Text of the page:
The letter I never sent

I was asked to write something about an old friend. Back in my past life as a newspaperman, I spent most of my time there with Paul Waldschmidt.

Here’s what I wrote for him: A Letter I never sent »

A fun-loving, cranky, hilarious, sweet, sarcastic man who would regale us with tales of his days at the UPI wire service, or his time in military, or stories from the campaign trail.

Paul was there for the birth of my daughter. Here, he's demonstrating his baby-holding technique.

Paul was there for the birth of my daughter. Here, he’s demonstrating his baby-holding technique.

Community newspapers hold a special place in my heart. I’m so glad I wound up spending seven years of my life at the Sand Springs Leader instead of in some giant daily newspaper newsroom. We did the hard news too, of course, but we also had to balance it with community goings-on.

We were lucky to be in Sand Springs, a town I liked better than most. I still tell people that’s where I’m from in Oklahoma, instead of Jenks where I went to school, or Tulsa, where I was born. Sand Springs had its less-than-fun moments (my wife said she feared for my safety from some right wing nutjob on more than one occasion). But it also was a great place to live and work, with some really wonderful people. Paul was from there, and so when he came to work at the Leader, he already had that love of community that i had to grow into.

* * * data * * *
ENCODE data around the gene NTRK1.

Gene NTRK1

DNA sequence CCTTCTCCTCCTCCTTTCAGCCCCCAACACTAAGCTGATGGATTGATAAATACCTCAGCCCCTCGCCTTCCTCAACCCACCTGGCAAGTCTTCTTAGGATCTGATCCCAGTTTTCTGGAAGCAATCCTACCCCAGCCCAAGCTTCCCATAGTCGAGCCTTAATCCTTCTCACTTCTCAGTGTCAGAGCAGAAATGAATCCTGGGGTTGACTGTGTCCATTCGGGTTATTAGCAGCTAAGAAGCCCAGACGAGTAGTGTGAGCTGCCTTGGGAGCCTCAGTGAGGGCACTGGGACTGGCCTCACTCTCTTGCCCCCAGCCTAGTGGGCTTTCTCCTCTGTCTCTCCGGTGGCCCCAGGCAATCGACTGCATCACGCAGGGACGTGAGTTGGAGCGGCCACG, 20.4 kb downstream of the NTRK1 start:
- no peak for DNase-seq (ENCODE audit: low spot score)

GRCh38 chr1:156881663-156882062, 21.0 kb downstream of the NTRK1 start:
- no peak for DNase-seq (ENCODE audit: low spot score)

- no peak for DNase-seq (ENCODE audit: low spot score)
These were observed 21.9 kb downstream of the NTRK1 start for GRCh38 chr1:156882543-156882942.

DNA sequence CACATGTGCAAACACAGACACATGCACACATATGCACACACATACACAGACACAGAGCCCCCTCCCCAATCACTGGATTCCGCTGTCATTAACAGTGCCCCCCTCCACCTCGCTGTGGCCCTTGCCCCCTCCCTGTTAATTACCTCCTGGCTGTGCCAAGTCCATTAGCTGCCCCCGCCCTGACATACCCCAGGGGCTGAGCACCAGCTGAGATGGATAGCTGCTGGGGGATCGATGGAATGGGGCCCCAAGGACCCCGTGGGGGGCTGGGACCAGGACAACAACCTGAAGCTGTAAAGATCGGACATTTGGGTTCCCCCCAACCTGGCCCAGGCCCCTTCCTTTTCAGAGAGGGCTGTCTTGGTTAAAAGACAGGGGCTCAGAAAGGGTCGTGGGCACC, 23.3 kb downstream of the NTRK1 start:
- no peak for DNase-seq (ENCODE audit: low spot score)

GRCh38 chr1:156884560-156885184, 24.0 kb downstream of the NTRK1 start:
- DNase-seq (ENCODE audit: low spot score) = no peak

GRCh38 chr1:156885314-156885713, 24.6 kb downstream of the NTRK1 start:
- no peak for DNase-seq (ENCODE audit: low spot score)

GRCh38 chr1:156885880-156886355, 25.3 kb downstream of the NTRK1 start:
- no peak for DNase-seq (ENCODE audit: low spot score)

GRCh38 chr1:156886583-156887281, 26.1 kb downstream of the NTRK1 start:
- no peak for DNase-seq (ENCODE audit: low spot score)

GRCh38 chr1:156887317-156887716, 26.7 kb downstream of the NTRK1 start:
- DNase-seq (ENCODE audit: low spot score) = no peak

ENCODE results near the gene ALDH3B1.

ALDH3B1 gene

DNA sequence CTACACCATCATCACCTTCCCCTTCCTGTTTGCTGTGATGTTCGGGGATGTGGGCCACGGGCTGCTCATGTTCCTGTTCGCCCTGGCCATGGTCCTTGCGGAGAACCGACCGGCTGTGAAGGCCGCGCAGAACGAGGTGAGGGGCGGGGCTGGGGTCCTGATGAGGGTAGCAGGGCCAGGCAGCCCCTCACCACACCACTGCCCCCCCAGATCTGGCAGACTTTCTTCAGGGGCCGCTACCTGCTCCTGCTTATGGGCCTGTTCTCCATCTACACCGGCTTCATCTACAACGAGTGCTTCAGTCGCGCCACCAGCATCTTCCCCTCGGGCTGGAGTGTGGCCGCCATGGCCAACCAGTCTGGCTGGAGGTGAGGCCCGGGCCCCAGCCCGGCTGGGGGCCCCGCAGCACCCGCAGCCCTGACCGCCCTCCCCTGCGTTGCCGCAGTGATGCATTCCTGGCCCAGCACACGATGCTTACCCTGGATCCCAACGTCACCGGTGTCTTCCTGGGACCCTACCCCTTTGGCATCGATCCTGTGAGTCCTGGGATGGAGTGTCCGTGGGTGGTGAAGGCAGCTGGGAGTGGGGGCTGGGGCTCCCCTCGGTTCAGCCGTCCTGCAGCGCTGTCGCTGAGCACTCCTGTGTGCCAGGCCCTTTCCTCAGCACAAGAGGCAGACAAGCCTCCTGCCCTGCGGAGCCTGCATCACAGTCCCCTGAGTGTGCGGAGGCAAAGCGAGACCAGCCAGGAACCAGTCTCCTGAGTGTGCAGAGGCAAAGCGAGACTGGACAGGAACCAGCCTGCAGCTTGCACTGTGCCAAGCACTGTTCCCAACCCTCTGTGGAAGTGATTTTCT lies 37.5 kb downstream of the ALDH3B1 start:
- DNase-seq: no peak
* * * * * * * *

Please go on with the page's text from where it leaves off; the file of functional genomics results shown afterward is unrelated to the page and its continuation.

Every paper has characters, but it seems like the ones at the Leader were head and shoulders above those in the rest of the world. We’d have stupid arguments and fun arguments, and fun, stupid arguments. We’d somehow get a paper out two times a week. Paul was a big reason why. He could cover everything, it seemed like, and volunteered to do the odd-hour things.

And working with Paul was just plain fun. We’d manage to waste time talking about totally unimportant things, and totally important things, when we should have been working on deadline.

On days or nights after a deadline was met, we’d go out to El Maguey for lunch or dinner. Or we’d just hang out in the office, both talking long after the job was done and we could have gone home.

Paul was the guy who enjoyed being a reporter. He’d often tell me he got into it because he figured out that he was good at giving book reports in school, and figured being a reporter would be a chance to do that sort of thing for a living.

He’d cover community and schools and made sure he knew everybody in the system, from the superintendent to the janitor. he covered all churches like they were his own, and knew the value of getting faces into the paper. It wasn’t Woodstein-level stuff, but he knew it was stuff that mattered for community papers.

Paul and I both started working for the paper under old man Retherford. The man was cheap but left us alone.  The paper got sold, and I left for Utah, then it got sold again. After serving two years (that felt like 2o) in a newspaper in the oilpatch of Vernal, Utah, I got out of community journalism altogether and into marketing.

But Paul was there. He was at the Leader and he was a reporter until he physically could not be there any more.

And now he’s gone. And I’ll miss him.

Paul’s obituary »

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